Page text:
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Whenever I meet a new vegan or vegetarian, I avoid asking them why they made that dietary choice because I know that it will have one of three outcomes: First and foremost, I might put my dining mate on the defensive, as they must reenact the multitude of times a meat eater has tried to interrogate them for their audacity to not wanting the fish.

Second, I might find myself at the mercy of a vegetarian or vegan who is too busy masturbating over being so good for the environment or animal rights or whatever legitimate cause they’ve decided to use in the name of suggesting their moral supremacy over me.

Finally, and most desirably, my dinner date will be open to having a constructive, educated, and open-minded conversation about food industry, ethics, and a whole bunch of other interesting subjects. I’ve found that this is the least likely to occur, unfortunately.

The odds are, if someone asks the “Why are you a v—-?” question, someone is coming out upset on the other end.

It’s not hard to see the ways in which we hold food or the act of eating to be a sacred matter. How and what we eat can be anything from a statement about culture to an indicator of class. The media is constantly telling us we’re eating too much or the wrong way. A lot of the conversation we have about our diets concentrates on what we’re not supposed to eat—carbs, fat, gluten, high fructose corn syrup.

And that’s where the conversation ends, where we end—our waistlines, our cholesterol levels, our blood sugar. If we’re privileged enough to have a steady source of food, we are made to constantly worry about how that food will make us feel and look. This is the weight that we already feel when we ask or are asked the vegan question.

Maybe it’s because our national narrative is so stuck on the diet/obesity/diabetes that we aren’t ready to have the conversation about how problematic our meat consumption is. Because when someone asks for a sandwich without mayo, or to have a side salad instead of fries, we know why they’re doing it. Maybe they’re trying to lose weight. Maybe they are actually just trying to be healthy. But either way, the gesture usually doesn’t warrant the same investigation as the vegan question does.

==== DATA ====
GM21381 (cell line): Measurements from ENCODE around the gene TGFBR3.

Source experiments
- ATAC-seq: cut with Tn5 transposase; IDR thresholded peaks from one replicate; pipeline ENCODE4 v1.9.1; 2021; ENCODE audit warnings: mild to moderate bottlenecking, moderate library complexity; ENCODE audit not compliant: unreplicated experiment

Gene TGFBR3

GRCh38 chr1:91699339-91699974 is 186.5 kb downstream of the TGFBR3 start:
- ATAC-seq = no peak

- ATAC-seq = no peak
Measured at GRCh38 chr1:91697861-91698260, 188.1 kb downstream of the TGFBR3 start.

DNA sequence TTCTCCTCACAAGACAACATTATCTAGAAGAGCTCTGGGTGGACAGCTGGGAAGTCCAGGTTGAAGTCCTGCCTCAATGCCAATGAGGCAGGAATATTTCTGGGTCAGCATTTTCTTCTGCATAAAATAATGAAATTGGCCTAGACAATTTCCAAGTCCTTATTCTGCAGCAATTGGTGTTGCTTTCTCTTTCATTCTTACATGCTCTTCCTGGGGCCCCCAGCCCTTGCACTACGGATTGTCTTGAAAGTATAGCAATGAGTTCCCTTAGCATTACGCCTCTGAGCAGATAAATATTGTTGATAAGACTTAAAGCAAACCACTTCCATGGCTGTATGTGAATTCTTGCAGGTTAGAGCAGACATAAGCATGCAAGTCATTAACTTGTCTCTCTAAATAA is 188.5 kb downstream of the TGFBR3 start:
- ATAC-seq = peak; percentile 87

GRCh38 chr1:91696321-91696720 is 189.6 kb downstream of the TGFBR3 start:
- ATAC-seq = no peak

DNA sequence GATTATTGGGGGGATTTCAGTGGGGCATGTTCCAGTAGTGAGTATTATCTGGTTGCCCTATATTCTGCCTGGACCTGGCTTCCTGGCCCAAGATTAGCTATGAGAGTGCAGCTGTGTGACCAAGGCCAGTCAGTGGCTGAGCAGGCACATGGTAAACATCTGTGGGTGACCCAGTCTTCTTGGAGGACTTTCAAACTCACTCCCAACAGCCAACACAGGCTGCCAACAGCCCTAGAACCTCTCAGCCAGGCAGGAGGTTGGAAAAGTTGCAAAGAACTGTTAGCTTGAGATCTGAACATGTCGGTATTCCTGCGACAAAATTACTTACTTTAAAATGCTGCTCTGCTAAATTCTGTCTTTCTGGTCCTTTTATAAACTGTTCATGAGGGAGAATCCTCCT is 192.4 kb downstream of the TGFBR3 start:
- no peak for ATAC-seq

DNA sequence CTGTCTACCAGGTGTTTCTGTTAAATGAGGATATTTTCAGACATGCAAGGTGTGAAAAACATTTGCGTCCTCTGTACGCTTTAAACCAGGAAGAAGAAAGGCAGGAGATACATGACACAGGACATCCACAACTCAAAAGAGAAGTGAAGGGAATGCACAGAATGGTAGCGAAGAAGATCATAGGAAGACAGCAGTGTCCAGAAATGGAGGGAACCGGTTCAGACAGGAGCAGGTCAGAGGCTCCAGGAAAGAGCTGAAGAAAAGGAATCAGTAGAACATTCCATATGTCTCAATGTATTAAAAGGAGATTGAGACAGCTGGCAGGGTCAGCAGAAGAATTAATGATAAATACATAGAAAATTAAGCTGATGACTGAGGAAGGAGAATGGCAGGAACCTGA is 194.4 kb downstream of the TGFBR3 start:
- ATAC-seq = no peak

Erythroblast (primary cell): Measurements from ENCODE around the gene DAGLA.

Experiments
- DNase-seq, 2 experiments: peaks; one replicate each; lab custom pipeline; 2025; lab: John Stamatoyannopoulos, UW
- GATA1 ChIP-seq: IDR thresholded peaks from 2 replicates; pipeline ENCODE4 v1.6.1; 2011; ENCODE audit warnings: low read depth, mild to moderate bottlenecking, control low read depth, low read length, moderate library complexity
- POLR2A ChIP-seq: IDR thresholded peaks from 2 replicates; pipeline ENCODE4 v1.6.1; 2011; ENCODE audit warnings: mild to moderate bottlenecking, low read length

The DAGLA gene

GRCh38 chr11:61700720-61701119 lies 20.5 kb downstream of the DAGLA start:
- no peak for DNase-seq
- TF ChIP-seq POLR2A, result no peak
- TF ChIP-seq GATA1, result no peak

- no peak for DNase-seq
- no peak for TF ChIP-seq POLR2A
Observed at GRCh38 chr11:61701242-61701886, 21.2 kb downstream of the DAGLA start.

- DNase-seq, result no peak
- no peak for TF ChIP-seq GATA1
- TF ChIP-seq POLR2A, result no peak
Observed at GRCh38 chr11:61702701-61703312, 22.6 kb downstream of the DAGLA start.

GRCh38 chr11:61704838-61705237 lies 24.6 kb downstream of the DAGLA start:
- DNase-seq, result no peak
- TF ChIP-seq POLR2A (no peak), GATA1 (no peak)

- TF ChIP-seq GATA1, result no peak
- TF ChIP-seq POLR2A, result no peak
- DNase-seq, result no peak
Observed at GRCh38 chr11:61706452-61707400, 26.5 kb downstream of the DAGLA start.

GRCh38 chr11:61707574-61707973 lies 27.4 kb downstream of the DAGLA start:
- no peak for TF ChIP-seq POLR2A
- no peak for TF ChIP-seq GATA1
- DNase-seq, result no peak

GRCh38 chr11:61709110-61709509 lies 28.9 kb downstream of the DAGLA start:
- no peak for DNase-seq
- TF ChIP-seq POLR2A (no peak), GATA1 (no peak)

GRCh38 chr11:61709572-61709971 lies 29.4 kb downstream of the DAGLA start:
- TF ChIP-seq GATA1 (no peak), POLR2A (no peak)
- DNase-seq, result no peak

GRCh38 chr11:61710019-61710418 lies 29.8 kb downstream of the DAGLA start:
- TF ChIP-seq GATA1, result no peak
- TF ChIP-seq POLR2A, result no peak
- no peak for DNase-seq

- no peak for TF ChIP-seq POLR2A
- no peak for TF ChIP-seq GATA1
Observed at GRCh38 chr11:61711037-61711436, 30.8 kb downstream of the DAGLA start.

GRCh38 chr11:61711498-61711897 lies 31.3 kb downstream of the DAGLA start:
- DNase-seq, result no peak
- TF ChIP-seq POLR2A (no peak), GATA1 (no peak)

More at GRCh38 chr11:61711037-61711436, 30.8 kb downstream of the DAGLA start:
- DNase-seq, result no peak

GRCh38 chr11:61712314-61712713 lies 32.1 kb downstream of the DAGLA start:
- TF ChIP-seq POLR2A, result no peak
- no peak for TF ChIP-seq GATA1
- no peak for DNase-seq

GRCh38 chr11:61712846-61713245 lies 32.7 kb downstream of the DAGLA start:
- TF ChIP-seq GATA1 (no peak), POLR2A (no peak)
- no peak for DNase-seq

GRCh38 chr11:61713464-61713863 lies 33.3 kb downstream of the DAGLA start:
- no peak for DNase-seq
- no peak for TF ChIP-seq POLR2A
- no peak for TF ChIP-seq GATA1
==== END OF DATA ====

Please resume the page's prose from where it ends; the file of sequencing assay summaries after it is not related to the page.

There are a lot of different diet choices, and just as many reasons for or against any single one. But as long as we remain so removed from where our food comes from, it is going to be something that we need to talk about. I don’t want to be scared of this question anymore, and I shouldn’t have to be. Food is an essential part of most of the daunting problems our nation faces, from healthcare to fossil fuel consumption.

So stop being dicks to your friends and have an open conversation about how fucked up our food system is.

But maybe don’t do it over dinner.



  1. Lauren Lauren says:

    Carnivores are dicks. They’re always asking you what you’re eating and why when you’re on your lunch break, just trying to shovel some food down your gullet before you have to go back to work. They feel entitled to your opinions whether they know you or not. Should you be honest about your decisions to go veg, you are called a ‘dick’ and accused of masterbating over your self-righteousness. If you don’t engage in conversation, you’re called a ‘dick’ and accused of being self-righteous. Carnos don’t start this conversation because they have an interest in veganism – they are no doubt already aware of PETA,, or the internet – but because they want to ensure that we are the weird ones, the mutants, the outsiders. That we’re doing it because we ‘have’ to and not because we ‘want’ to. And after being vegan for most of a decade, I can assure you that I don’t fucking tell anyone I’m vegan unless they ask me. Because it’s embarrassing. Because then I get to endure my coworkers telling me what I ‘can’ and ‘cannot’ eat. Because then I have to answer asinine questions like “Do you eat honey? Bees aren’t really animals” or “what’s wrong with silk?” or “If you were on a desert island that had no food except animals, would you eat them?” and then criticized for my answers. (1. No, and bees may not be animals but they sure as hell aren’t plants. 2. Lots. 3. How the fuck would there be an island with no food, yet full of animals?) No, I will NOT tell you I’m vegan if I can help it at all.

    Let me be honest with you: I don’t care what you eat, or why. I assume whatever you’re eating, you eat it because you’re hungry and it’s delicious. Or it’s what you can afford. The very same thing is true for me. I don’t eat anything I think is garbage unless I’m too broke to get anything decent, or too hungry to care. I eat food I like. I generally like to be healthy too, but not 100% of the time. Fair enough? If you’re really interested in why a friend is vegan, take your own advice and don’t bring it up at dinner time. If you want to know more about it, you are also free to read a goddamn book.